You will read about the behind the scenes of Simon’s interviews, snippets of his reactions to events within comics, and even hear about his experience watching Captain America: The First Avenger.

For any fan of Captain America, this book is a must read.

Joe Simon passed away at 98 years old in December 2011. Even knowing that date is coming when reading this book, you can’t help but feel heartbroken when Marqulies peels back the layers of time. The grief we feel as readers is only a fraction of what his family felt, and I’m not ashamed to say that my eyes were more than misty reading those pages. Marqulies pulls on every heart string you have, and some you didn’t know about.

What I was expecting to be an exploration of a comic book legend from a perspective that we’ve never seen before quickly became an intimate look at the relationship between a grandfather and his granddaughter that it was an honor to share.

Purchase: BookshopAmazon (Hardcover)KindleAudiobook Audio CD

Captain America, Created by Stan Lee!?

From today’s Captain America: The End comes this interesting bit. Captain America apparently has now been created by Jack Kirby and Stan Lee. Maybe this is a different Captain Americ than the one created by Kirby and Joe Simon? Yeah, that’s the ticket…

Captain America Stan Lee

Titan Comics’ Fighting American Gets a Trailer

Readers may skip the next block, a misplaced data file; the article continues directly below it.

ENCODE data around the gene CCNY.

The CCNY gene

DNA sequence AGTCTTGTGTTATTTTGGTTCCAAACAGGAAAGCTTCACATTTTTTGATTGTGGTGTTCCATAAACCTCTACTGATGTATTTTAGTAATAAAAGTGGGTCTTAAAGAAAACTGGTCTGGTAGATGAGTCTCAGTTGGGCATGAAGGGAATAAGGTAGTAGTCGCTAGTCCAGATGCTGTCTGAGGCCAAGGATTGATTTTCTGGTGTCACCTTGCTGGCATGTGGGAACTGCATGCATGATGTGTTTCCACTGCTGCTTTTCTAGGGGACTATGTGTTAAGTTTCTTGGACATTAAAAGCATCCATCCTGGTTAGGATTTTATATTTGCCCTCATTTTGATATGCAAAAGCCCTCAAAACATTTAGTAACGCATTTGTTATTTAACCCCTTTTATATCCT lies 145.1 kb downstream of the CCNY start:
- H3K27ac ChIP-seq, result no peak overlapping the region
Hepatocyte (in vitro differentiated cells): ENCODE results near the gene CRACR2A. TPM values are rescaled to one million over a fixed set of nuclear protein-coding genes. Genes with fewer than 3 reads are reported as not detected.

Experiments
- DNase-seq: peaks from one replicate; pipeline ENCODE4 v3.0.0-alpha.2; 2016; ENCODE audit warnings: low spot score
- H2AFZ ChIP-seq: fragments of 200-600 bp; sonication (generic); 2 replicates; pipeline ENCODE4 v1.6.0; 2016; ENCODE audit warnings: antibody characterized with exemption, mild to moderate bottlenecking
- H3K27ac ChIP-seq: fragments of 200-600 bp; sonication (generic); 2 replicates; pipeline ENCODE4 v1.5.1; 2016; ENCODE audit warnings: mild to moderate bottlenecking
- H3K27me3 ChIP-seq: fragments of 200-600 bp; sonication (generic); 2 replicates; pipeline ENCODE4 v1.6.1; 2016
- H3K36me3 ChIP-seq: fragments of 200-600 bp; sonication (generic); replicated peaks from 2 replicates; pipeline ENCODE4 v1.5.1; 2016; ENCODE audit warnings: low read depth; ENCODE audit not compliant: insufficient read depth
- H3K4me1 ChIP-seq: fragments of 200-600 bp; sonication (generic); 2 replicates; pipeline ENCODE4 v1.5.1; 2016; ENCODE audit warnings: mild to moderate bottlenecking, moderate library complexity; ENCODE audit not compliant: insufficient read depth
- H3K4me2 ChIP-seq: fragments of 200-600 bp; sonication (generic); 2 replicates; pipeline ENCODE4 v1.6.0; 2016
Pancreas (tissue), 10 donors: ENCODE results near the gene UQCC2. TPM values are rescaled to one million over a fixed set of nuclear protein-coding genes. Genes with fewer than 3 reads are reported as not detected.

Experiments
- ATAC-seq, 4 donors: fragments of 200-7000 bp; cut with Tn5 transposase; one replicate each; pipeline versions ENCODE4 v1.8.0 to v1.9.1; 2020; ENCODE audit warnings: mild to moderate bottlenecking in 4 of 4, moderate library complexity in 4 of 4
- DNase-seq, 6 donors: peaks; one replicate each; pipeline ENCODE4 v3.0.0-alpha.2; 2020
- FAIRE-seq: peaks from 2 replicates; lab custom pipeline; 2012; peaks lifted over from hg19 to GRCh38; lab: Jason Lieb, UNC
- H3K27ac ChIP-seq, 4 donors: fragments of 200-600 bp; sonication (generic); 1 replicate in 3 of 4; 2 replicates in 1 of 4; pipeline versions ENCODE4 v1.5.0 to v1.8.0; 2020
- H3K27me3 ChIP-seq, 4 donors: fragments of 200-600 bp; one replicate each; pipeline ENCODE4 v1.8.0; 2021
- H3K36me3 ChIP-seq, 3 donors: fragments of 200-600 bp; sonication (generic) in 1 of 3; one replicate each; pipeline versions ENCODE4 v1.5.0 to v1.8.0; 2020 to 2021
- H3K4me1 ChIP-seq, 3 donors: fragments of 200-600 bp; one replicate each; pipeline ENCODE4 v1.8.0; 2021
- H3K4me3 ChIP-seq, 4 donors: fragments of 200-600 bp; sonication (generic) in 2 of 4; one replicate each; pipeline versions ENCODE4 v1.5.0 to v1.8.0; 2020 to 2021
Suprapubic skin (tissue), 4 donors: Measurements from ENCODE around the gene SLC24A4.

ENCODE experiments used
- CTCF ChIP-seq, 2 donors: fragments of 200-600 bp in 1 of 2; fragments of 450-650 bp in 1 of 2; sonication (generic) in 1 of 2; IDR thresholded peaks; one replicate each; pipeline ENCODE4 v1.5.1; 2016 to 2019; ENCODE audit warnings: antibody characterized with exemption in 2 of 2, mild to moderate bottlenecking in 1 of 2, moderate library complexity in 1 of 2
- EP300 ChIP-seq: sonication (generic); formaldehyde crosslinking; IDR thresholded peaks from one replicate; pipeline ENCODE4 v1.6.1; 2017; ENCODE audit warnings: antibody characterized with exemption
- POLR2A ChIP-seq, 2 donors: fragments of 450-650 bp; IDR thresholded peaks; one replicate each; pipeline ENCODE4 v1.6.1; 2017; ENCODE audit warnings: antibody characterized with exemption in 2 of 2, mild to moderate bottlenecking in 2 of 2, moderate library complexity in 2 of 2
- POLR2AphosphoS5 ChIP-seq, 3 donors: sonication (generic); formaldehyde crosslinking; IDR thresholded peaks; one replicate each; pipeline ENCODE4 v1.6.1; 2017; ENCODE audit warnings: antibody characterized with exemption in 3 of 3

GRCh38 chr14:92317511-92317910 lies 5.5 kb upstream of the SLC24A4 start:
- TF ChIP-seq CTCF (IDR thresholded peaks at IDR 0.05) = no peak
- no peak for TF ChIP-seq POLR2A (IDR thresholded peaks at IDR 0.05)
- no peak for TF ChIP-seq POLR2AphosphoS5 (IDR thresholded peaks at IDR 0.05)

April 17 sees the release of Fighting American Volume 1: Brave New World – the return of Joe Simon and Jack Kirby‘s (creators of Captain America) legendary two-fisted superhero, originally created back in 1954! Join Fighting American and Speedboy in this brand-new graphic novel collection as they navigate the dangers and wonders of the modern world.

Described by Superman’s Jerry Ordway as “fun!”, this graphic novel is a direct continuation of Simon & Kirby’s All-American classic! Written by Gordon Rennie, with artwork by Duke Mighten, PC De La Fuente, and colors by Tracey Bailey.

Fighting American, the ultimate icon of truth, justice and the American Way, and his young teenage sidekick, Speedboy, have found themselves marooned in the 21st Century whilst on the trail of a gang of villains plucked from their past by a mysterious villainess known only as Lady Chaos… Now, there’s nothing left for them to do but to bring some much-needed two-fisted justice and home-spun 1950s grit to a modern, media-obsessed, cynical world.